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11/19/2008
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Destination: Philippians
Philippians
Skip Heitzig
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In our fifty-third flight over the Bible from 30,000 Feet, Pastor Skip will take us through the book of Philippians, another of Paul's letters to the church. Referred to as "the epistle of joy," the message contained in these pages is one of long suffering and joy in the midst of Paul's time in prison. Despite his trials, we will see Paul rejoice over the church in Philippi and encourage them in unity, humility, and prayer. The key chapters to review are Philippians 1-4.
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1/7/2009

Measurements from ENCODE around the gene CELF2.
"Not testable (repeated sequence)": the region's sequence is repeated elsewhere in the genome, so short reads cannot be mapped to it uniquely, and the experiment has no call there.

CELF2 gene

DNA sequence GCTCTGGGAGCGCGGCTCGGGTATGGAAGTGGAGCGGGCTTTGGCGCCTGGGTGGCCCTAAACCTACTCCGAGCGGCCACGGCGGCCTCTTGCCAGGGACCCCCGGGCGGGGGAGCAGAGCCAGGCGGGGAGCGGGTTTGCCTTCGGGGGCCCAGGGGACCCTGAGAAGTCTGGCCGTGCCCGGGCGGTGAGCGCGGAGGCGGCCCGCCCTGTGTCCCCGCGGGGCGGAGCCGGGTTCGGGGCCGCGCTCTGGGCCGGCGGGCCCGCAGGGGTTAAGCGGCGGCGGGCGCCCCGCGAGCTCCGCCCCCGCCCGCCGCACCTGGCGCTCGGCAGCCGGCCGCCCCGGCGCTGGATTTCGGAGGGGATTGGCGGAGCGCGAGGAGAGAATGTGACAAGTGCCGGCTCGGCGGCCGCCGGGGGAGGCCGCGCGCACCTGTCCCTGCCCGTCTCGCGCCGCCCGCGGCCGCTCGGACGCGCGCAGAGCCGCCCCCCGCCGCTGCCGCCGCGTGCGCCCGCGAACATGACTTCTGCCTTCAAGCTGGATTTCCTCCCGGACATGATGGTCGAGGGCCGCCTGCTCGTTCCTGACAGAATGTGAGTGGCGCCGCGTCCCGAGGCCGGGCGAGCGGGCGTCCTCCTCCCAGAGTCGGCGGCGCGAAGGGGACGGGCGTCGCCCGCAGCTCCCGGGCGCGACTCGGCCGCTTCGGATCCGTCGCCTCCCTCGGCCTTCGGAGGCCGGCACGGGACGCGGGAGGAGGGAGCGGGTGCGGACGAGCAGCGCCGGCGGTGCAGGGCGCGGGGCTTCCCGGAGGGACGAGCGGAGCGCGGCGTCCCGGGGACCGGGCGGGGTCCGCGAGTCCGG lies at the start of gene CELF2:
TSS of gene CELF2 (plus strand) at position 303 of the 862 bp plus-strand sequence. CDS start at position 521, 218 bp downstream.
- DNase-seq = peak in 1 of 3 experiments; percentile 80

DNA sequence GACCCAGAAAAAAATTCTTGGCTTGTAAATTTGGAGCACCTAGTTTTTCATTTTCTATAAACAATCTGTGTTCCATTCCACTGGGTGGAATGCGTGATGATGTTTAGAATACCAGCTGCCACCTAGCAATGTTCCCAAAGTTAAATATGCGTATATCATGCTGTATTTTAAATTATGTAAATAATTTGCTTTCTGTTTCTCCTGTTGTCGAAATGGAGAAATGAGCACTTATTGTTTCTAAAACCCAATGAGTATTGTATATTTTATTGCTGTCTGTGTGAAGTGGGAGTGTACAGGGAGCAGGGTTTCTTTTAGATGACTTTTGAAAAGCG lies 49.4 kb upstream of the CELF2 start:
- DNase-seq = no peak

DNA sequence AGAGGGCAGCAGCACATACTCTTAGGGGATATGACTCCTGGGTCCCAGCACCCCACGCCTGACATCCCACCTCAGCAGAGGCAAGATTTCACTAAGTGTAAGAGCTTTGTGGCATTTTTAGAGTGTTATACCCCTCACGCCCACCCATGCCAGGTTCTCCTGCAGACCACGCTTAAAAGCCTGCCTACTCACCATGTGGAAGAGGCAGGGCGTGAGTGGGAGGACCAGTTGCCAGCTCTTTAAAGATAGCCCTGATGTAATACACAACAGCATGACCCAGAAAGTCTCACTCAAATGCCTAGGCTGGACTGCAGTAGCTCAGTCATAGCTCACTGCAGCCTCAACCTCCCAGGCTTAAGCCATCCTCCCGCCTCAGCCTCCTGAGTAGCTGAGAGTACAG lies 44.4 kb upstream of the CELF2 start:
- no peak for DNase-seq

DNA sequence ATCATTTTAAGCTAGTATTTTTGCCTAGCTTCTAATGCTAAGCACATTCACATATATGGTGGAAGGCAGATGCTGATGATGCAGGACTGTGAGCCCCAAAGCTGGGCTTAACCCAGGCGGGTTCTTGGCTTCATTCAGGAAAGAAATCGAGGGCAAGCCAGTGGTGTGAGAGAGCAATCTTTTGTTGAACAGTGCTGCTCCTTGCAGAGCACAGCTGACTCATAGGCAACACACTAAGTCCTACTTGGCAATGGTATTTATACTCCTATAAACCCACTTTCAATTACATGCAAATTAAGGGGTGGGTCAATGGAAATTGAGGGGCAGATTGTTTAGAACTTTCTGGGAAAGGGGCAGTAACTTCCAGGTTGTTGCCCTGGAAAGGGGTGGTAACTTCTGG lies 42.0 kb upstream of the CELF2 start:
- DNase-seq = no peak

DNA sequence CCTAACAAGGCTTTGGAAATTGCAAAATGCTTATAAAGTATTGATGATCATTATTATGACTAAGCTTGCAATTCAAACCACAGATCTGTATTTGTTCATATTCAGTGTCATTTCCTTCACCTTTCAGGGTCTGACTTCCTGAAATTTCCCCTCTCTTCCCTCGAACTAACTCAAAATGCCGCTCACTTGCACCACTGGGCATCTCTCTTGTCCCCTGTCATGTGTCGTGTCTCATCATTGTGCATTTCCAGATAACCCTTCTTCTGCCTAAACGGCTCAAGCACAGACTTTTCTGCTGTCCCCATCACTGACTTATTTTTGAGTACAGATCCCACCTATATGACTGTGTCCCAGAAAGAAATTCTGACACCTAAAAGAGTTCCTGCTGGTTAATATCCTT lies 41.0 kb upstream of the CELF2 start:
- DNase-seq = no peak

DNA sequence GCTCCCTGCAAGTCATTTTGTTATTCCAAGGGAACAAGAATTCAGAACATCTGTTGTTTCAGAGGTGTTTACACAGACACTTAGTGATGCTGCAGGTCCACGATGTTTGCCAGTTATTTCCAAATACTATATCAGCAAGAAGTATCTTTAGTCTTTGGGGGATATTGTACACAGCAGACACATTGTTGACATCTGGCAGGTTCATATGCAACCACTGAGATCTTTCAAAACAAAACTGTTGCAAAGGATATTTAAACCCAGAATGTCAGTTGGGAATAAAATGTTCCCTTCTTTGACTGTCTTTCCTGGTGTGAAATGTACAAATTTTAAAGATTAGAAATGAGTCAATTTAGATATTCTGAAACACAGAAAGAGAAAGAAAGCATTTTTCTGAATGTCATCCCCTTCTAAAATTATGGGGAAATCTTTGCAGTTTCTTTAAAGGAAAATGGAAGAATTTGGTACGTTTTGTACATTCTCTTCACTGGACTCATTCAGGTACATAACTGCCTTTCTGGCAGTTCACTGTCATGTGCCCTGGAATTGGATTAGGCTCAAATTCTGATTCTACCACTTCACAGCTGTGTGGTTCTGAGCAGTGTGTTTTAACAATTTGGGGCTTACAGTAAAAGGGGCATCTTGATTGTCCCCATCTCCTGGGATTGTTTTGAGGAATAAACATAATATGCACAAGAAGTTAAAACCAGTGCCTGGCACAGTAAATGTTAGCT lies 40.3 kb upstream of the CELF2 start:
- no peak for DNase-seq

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Destination: Colossians
Colossians
Skip Heitzig
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Get your travel planner out for our fifty-fourth flight over the Bible from 30,000 Feet! On this flight, we will take a look at the young church in Colosse, and how they became the target of a heretical attack. The main theme in the book of Colossians is the complete adequacy of Christ as contrasted with the emptiness of mere human philosophy. The key chapters to review are Colossians 1-4.
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1/14/2009
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Destination: 1 and 2 Thessalonians
1 Thessalonians 1-5;2 Thessalonians 1-3:18
Skip Heitzig